Why selling print will be the death of printing companies

Matthew Parker.
Matthew Parker.

Here, UK-based Matthew Parker – printing industry consultant, content creator for printers, independent print-buying expert, sales training provider for printing companies, and Founder of Print & Procurement – delves into why simply selling ink on paper no longer works. He also provides some proven and successful strategies that printers should adopt. For more information, please visit http://printandprocurement.com/about-matthew/.

Do you remember vinyl? What about cassettes? I spent many happy days in my youth building up my record collection. And I enjoyed making compilation tapes too. All of this is now a distant memory. My vinyl was sold off long ago (although with many regrets). My cassettes are now more. DAT has been and gone. Even CDs are falling by the wayside in the era of the MP3. The music industry has evolved. Printers need to evolve too. Selling CMYK is no longer enough! Printers need to accept that good profit margins are now very difficult to make simply by selling ink on paper. Printers need to start selling a more involved service to clients. They need to start selling extra services that can have a higher profit margin than print. I call these value-added services.

Printers that change and start selling value added services will create a new type of relationship with their clients. Customers will be prepared to place work at higher margins with these suppliers. These print companies will be in better control of their profit margins. They’ll be better placed to achieve the right results that they need. Print companies that keep selling print and nothing else will fail to form good customer partnerships. They’ll simply be regarded as commodity printers and will have little control over their profit margins. And they’ll even struggle to stay in business. Here are three ways in which these services can change the way in which a buyer treats a printer.

  1. Print companies are no longer seen as commodity suppliers. Instead, they’re seen as service providers and as business partners that help their clients achieve their business goals. They help their clients carry out their business more efficiently or more cost-effectively. These companies can also set themselves apart from the competition more easily.
  2. Buyers are willing to pay more for better skill sets. The type of sale changes when printers offer value-added services. Most buyers assume that a printer will offer good service and good quality. So they choose on price. However, if a printer is offering a value-added service such as data management or design, the situation changes. The buyer sees the skill levels at the printers as making a real difference. This is because they’re looking at a service where they will measure by return on investment. Before, they were thinking in terms of commodity manufacturing. Suddenly it’s a lot easier for a printer to stand out from the competition. But they do need to sell their skills better. This also changes the buyer’s purchasing process. It’s now more difficult to beat companies up on price. Price will always be an important decision in the purchasing process. However, in terms of print manufacturing, the buyer can simply compare a like-for-like specification. When looking at services, a buyer can be encouraged to consider return on investment rather than just looking at the cheapest price.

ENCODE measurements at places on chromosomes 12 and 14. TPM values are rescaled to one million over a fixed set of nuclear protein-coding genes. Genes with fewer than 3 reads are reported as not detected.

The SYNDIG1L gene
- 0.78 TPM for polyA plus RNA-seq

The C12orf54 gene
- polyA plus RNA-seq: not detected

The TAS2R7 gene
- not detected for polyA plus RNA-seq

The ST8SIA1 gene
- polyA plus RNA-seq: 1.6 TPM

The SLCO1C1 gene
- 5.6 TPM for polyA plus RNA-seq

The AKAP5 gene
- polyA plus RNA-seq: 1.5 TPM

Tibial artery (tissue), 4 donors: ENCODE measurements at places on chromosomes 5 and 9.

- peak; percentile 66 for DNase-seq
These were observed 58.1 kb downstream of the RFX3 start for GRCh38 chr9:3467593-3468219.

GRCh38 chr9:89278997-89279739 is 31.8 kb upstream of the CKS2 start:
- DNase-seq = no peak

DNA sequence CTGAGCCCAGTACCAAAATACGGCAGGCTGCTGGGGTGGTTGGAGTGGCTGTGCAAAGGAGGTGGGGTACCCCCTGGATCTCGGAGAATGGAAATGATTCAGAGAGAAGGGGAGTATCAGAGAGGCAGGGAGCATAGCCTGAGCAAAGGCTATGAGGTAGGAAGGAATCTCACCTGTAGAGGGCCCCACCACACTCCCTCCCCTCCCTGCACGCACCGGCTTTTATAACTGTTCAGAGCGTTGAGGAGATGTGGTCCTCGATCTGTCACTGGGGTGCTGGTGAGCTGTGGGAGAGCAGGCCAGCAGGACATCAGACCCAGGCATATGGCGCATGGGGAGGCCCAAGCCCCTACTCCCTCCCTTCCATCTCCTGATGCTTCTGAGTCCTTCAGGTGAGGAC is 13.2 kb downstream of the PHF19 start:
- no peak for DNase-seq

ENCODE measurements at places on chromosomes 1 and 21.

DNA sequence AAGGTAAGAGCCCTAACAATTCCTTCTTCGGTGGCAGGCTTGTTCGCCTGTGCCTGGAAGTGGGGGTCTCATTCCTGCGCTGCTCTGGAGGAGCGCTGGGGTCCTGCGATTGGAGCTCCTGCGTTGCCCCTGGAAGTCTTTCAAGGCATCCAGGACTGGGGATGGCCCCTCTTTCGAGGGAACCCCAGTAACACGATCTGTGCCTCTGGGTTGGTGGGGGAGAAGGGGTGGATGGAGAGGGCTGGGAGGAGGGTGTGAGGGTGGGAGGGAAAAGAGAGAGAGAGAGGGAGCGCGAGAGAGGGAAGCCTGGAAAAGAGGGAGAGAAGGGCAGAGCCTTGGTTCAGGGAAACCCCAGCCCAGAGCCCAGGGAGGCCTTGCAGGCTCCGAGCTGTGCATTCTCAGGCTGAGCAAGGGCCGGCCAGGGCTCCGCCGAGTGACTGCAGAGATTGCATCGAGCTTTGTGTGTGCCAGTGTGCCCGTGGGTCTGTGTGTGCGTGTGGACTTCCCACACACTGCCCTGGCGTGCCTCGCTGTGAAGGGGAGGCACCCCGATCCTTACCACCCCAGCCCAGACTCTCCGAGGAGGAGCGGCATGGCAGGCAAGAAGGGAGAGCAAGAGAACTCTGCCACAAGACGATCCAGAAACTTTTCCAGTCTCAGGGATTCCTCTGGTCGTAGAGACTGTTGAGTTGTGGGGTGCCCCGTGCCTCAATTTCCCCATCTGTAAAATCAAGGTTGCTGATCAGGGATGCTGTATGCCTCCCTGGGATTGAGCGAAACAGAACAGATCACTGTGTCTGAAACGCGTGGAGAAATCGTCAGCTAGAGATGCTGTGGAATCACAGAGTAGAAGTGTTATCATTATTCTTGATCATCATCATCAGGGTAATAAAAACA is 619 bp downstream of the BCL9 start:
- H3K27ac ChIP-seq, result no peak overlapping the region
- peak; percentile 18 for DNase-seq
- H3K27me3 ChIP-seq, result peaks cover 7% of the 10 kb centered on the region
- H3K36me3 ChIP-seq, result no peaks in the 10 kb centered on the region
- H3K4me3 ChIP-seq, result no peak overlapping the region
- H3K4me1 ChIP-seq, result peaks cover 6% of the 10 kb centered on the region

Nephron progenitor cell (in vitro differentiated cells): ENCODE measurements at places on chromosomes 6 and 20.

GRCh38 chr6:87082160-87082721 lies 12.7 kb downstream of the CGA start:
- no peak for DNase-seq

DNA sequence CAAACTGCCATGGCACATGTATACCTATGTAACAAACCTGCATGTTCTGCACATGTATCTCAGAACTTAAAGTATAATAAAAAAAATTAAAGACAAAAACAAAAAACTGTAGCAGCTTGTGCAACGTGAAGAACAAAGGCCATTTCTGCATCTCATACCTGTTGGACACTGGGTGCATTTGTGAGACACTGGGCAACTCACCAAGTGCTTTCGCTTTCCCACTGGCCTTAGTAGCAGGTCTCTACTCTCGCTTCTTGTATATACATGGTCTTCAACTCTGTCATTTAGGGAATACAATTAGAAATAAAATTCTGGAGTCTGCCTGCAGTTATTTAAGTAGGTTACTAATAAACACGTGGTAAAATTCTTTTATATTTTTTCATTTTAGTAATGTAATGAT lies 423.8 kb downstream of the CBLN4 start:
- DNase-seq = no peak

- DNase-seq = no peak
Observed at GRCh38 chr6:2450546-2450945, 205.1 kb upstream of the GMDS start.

3. Offering value-added services can make a real difference to a printer. So does this mean that all printers should become marketing services providers? Not at all. There are a wide range of value-added services that can be offered. Many printers will already have some in house, such as design or postal services. Marketing Services is certainly one strategy, but it’s not the only one.

As an example, let’s focus on the magazine sector. Here’s how one printer put this strategy into practice. In the UK, one printer looked at the challenges that were facing many of its publishing clients. And the challenges lay not in print, but in how to tackle producing digital editions. So they developed their own software that allows their clients to create digital editions quite easily. It enabled publishers to make a single-file upload for both print and digital editions. This allowed sales conversations to move away from price matching. Many clients are now interested in having an easy digital solution from a print supplier. So, the lowest print price is no longer the most important factor. However, you need your own ‘action plan’ to create value-added services. Here are three action points that you need to be scheduling right now:

  • Ask your customers what challenges they face.
  • Create a service offering that addresses these specific issues.
  • Develop a new sales message that focuses on the services you offer, rather than just putting ink on paper.

Do you remember HMV (His Masters Voice)? Well, HMV Canada went into receivership in 2017. It didn’t change with the times. Printers who don’t change with the times will likely experience the same fate!


Tony Curcio is the editor of Graphic Arts Magazine.